The severity subscale of the clinical global impression (CGI)28 measures the overall severity of psychosis. It provides information as regards the overall functioning of patients either prior to or after instituting medications. The rater is expected to consider the patient’s history, symptoms, illness severity, level of distress, behaviour and the impact of the symptoms on the patient’s functioning. The CGI has three subscales: the first (CGI-Severity, CGI-S) rates illness severity; the second, CGI-Improvement (CGI-I) rates the change from the initiation of treatment; and the third rates the efficacy index (CGI-E), which measures the therapeutic response. Only CGI-S is useful for a cross–sectional study29 as the current work. The other subscales are useful in prospective and drug-intervention studies, respectively.29 With the CGI-S, ratings are done on a 7-point scale of 1–7 (1 = normal, not at all ill; 2 = borderline mentally ill; 3 = mildly ill; 4 = moderately ill; 5 = markedly ill; 6 = severely ill and 7 = amongst the most extremely ill patients) based upon observed and reported symptoms, behaviour and function in the past 7 days. It has been shown to correlate well with other standard instruments such as the brief psychiatric rating scale30 and has good psychometric properties: high face validity28 and good inter-rater reliabilities of 0.66 and 0.51 for the CGI-S and the CGI-I subscales, respectively.30 It has been extensively used31 even in this environment.32 The test–retest reliability we conducted in our preliminary validation study was 0.860, p < 0.001.

The global assessment of functioning (GAF)33 was used to evaluate the symptom description and socio-occupational functioning in this population sample. It is a product of serial modifications of the health-sickness rating34 which was later revised to the global assessment scale.35 The GAF was eventually introduced, after the global assessment scale, as a new rating scale for the assessment of the overall psychiatric disturbance on Axis V of the Diagnostic and Statistical Manual of Mental Disorders33 (American Psychiatric Association, 1987). It is a 100-scale instrument which is divided into 10 ranges of functioning of anchor descriptions, with each decile having two components: general descriptions of symptom severity and behavioural descriptors of social–occupational functioning. The patient is rated relative to the deciles within which he or she falls, depending on the symptom severity or the level of function within that range. The exact GAF score is then determined from within the decile and the final score is the most severe assessment of either the psychological symptoms or the social–occupational level of function. A score of 0 is assigned if there is not enough information to make an assessment. In a study conducted by Hilsenroth et al.36 at a university-based outpatient community clinic, its inter-rater reliability was found to be excellent (r = 0.86) whilst its relationship to the global assessment of relational functioning was significant (r = 0.60, P < 0.0001) as was its relationship to the social and occupational functioning assessment scale (r = 0.60, P < 0.0001). This instrument has been used in various studies in this environment.37,38 In this work, the score obtained for each respondent was categorised into no to mild impairment (61–100), serious to moderate impairment (41–60) and severe impairment (1–40) in functioning. The test–retest reliability we conducted in a preliminary validation study was 0.943, p < 0.001.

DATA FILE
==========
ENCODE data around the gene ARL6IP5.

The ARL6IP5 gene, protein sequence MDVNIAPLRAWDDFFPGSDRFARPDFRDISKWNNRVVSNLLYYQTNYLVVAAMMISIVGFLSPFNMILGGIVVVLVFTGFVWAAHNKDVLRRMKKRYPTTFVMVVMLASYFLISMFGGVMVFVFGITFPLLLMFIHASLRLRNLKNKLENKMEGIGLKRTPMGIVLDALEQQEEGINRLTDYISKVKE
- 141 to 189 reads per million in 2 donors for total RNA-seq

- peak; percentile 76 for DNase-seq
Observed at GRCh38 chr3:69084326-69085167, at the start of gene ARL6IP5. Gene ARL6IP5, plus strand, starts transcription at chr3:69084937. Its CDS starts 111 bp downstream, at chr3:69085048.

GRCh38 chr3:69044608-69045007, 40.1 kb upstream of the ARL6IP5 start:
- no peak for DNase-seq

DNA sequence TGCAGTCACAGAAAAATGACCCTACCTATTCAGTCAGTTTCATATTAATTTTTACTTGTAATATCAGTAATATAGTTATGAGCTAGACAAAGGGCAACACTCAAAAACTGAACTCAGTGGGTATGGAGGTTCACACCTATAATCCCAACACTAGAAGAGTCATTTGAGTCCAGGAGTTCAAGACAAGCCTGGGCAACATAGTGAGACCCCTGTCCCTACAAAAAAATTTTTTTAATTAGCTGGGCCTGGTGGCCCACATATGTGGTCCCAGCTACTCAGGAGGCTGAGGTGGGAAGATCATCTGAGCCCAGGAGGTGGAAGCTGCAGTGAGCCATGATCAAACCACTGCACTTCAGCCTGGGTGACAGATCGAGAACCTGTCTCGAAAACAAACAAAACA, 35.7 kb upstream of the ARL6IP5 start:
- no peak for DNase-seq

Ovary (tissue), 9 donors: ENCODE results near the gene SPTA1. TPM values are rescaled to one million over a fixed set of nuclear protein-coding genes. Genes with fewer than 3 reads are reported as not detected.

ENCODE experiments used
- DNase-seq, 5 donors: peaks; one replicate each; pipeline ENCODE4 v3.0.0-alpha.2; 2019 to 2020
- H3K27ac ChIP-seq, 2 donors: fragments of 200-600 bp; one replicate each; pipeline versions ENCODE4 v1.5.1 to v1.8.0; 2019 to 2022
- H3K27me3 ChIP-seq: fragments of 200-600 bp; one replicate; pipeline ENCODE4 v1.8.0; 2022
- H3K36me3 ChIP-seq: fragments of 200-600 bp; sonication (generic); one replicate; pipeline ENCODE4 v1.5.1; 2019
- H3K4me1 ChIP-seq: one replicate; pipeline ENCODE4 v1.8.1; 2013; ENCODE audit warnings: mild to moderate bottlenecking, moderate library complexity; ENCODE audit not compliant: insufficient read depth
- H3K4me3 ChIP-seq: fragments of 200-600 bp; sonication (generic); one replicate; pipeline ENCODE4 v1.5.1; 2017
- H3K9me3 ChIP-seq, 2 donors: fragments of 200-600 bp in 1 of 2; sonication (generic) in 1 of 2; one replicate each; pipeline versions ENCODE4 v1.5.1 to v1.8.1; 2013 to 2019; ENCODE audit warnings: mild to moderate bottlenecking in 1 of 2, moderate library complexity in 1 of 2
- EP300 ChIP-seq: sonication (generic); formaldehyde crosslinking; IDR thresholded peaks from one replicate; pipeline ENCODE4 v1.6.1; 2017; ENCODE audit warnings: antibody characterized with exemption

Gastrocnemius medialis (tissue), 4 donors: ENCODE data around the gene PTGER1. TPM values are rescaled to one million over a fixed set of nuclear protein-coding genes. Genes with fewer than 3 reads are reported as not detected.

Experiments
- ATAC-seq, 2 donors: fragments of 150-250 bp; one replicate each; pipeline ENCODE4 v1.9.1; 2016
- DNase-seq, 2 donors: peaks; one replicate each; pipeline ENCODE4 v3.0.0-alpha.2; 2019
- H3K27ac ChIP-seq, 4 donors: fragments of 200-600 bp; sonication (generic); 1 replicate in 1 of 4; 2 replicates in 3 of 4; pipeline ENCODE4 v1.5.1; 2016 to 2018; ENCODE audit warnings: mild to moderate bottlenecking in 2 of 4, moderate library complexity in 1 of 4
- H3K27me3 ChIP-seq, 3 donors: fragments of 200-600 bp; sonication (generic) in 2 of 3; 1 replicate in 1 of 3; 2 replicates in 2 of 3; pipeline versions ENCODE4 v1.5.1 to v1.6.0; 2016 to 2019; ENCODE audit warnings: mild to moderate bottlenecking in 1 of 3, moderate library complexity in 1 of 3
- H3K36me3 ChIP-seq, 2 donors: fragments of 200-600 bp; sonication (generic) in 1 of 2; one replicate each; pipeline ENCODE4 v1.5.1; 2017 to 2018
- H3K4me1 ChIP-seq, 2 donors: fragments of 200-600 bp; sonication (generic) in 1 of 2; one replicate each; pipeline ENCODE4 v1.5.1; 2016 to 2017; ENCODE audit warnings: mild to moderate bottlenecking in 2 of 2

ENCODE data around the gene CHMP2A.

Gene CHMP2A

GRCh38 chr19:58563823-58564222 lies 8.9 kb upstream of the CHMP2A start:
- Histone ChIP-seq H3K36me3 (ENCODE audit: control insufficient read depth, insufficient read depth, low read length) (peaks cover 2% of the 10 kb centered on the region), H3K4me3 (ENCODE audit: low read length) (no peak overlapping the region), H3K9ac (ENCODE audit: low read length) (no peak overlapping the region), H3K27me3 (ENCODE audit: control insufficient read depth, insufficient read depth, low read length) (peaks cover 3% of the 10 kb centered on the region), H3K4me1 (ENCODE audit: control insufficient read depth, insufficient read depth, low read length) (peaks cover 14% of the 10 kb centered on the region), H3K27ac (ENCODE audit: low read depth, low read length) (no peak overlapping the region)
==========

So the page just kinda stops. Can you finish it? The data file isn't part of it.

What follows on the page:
Statistical analysis

The Statistical Package for Social Sciences (version 16.0) was used to analyse the data obtained in this work.

Categorical data from qualitative variables were expressed as percentages of the total whilst continuous data of numerical variables were expressed in means (and standard deviations). However, data of ‘premorbid adjustment’ which are continuous were further dichotomised into ‘good’ and ‘bad’ adjustment using the median score.39

Chi-square analysis was done to determine the association between premorbid adjustment and the other variables (both socio-demographic and clinical).